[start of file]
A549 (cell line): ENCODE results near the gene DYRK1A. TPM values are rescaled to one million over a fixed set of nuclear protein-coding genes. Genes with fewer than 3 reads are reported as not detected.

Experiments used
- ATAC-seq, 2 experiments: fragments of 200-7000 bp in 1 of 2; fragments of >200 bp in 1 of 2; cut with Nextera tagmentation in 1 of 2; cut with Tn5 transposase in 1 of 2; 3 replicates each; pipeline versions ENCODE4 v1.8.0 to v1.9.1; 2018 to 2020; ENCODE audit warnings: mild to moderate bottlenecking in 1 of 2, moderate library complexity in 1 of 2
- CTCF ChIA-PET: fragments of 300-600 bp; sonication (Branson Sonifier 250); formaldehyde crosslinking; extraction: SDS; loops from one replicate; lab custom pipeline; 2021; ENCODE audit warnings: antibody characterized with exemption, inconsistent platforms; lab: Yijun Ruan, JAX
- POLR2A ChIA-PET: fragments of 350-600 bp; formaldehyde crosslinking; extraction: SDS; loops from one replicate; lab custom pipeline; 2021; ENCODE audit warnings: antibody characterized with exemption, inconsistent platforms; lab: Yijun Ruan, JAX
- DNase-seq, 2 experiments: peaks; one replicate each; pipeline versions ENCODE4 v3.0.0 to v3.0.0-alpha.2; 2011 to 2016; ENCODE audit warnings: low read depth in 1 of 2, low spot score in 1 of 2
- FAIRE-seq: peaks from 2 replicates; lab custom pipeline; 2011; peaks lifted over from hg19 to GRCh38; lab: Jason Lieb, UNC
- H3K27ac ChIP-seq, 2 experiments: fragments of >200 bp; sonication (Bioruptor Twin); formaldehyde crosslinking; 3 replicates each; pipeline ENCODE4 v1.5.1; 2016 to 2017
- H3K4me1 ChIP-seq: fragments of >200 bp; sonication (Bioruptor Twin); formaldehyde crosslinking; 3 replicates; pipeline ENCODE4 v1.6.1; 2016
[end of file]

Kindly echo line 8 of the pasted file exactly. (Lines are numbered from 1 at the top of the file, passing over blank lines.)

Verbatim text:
- H3K27ac ChIP-seq, 2 experiments: fragments of >200 bp; sonication (Bioruptor Twin); formaldehyde crosslinking; 3 replicates each; pipeline ENCODE4 v1.5.1; 2016 to 2017